What you describe makes no sense. Everybody is a product of their environment. I don't even understand what you mean by transmit or ability. It doesn't make sense. If you took Babe Ruth and put him in today's game he would crap his pants. That's all I mean. If you're speculating about some other hypotheticals you're going to have to do a better job explaining it and not using all caps like a psycho.
   127. Mefisto Posted: August 28, 2018 at 11:27 AM (#5734766)
Wagner got 35 runs on offense to Bell's 20 because Wagner had 100 more points of OPS than Bell. Not because there were more errors.


That's not the way it works. OPS is a *rate* stat. oWAR is a *counting* stat.
   128. Rally Posted: August 28, 2018 at 01:40 PM (#5734919)
I think Wagner should be getting credit for fewer runs. I'm pointing out that the 2 players had substantially similar counting stats, but that Wagner got credit for more oWAR partly because using the same coefficients in both seasons "gave" Wagner "credit" for runs he didn't himself produce -- the defense just gave them to him (relatively speaking).


It's an accounting system. For it to balance somebody on the offense needs credit for creating those runs, even if they score on errors. Ideally credit goes to the player who reaches on error. If you don't have that, what I've done in the past is give some credit per non-strikeout out to account for the general error rate.
   129. Mefisto Posted: August 28, 2018 at 02:42 PM (#5734950)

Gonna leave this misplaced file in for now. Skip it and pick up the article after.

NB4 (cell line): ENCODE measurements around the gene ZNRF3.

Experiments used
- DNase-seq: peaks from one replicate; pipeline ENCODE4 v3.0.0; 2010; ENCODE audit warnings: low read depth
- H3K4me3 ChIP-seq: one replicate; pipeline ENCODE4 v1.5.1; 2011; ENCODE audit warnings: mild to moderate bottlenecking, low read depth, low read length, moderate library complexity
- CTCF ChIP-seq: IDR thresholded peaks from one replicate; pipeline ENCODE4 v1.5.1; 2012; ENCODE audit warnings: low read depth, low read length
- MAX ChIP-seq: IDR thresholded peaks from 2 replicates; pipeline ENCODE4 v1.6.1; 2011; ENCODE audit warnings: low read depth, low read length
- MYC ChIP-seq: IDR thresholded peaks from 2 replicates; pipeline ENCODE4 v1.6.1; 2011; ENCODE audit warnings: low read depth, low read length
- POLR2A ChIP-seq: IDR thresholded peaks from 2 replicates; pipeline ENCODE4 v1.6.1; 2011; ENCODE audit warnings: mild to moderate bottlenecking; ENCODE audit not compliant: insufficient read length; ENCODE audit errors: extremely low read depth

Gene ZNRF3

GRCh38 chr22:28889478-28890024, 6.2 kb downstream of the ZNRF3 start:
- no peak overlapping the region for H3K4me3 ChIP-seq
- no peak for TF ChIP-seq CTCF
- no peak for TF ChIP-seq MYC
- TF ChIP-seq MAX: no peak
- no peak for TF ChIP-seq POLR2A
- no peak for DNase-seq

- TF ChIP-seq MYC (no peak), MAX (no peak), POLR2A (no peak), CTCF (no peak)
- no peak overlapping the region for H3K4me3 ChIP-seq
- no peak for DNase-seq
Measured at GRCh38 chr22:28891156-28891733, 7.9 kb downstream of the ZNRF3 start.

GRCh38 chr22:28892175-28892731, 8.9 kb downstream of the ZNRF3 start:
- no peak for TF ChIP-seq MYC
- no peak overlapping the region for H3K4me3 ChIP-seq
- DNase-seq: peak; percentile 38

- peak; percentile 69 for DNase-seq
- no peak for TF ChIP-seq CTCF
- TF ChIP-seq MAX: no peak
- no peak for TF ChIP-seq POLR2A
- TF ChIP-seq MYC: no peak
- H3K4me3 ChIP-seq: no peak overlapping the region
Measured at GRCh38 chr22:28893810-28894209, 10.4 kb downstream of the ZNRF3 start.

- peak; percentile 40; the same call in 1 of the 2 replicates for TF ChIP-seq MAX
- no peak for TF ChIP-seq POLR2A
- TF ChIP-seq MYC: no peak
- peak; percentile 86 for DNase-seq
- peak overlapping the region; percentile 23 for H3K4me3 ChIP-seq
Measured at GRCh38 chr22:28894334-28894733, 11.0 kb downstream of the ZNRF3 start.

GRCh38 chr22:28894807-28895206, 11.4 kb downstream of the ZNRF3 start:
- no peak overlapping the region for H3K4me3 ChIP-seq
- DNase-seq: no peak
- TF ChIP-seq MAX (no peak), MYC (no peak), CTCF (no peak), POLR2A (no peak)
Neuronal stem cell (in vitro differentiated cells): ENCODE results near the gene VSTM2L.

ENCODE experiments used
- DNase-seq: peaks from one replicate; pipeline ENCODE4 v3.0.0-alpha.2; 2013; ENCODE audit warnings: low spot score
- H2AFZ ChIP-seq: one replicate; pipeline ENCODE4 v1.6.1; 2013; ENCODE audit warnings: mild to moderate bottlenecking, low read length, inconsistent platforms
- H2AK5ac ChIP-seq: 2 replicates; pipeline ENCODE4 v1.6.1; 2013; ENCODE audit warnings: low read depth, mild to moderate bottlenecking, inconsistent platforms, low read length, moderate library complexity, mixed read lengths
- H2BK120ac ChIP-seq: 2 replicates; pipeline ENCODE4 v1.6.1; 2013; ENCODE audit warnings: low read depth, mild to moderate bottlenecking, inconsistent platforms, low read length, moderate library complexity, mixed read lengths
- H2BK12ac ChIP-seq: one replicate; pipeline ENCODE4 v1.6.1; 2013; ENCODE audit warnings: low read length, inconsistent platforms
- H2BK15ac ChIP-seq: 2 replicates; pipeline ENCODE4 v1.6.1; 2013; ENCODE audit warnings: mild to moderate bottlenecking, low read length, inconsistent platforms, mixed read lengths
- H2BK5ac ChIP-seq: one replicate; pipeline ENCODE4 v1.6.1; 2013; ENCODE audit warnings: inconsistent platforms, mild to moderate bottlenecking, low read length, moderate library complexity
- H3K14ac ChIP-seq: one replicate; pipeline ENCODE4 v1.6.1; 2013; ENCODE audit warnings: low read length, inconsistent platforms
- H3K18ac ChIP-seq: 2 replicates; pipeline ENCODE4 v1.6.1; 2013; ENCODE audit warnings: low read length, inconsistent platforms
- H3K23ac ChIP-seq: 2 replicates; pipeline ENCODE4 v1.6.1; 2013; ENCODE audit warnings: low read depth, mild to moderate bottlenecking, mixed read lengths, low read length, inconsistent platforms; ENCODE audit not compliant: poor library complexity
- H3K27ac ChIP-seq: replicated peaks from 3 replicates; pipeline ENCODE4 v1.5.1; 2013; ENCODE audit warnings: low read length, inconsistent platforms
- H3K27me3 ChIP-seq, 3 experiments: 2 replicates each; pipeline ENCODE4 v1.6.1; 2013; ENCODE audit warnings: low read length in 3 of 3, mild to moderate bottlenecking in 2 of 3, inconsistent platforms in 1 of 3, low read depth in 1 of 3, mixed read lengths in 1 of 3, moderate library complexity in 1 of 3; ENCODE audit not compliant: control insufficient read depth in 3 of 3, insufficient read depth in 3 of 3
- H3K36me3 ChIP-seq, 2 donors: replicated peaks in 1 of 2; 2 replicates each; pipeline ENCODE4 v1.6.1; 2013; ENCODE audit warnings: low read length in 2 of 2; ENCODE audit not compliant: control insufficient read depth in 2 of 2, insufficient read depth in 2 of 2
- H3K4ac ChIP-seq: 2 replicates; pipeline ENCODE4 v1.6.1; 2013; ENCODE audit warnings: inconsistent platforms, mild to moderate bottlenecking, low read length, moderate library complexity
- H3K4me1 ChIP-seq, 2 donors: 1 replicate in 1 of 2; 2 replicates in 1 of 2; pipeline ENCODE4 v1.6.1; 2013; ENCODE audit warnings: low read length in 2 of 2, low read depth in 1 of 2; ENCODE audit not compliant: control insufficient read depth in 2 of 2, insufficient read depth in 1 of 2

As I see it, it's only an accounting system because the linear weights formulas are trying to account for total runs. They do that, and they do it very well. I just don't think it works to treat the same formula as an "account" when what we're trying to measure is the individual batter's credit for causing those runs in an error-neutral environment (that's what cross-era comparisons get used to do). Errors need to be taken into account or else we can't say that the batters "deserve" credit, so much as that the defense handed them the runs.

As an alternative, dWAR could be modified, though I think that's more complicated, and also we don't know enough about defense to make adjustments.
   130. Sunday silence Posted: August 28, 2018 at 03:26 PM (#5734964)
that's a really interesting example with Wagner and Bell. It looks like Bell is getting 20 runs in rBat; and Wagner 37 for nearly identical hitting numbers. baserunning is virtually the same w/ Bells 2 runs being negated by -2 on DPs.

Based on batting avg. it looks like Wagner may have had 15 or so more hits that might account for 6.7 runs. Other than that I guess its being on base while defenders are throwing the ball into the bleachers or whatever...

The run environment is pretty similar I think its 4.4/game in 1911 and 1993 cant be much different.

I have to think about it some more.
   131. Rally Posted: August 28, 2018 at 04:42 PM (#5735040)
Looks to me like Wagner has 17 more runs above average primarily because he made about 100 fewer outs.
   132. Zach Posted: August 28, 2018 at 05:48 PM (#5735087)
FYI ... Babe led the league in Ks 5 times; Thome 3. Babe K'd 12.5% in a 8.2% league (roughly 150 K+); Thome K'd 24.7% in a 16.9% league (a bit under 150).

I don't know about that. Babe was selling out for power in a league built around contact and speed. Thome played in a league where everybody was selling out for power, every pitch.
   133. Zach Posted: August 28, 2018 at 05:49 PM (#5735088)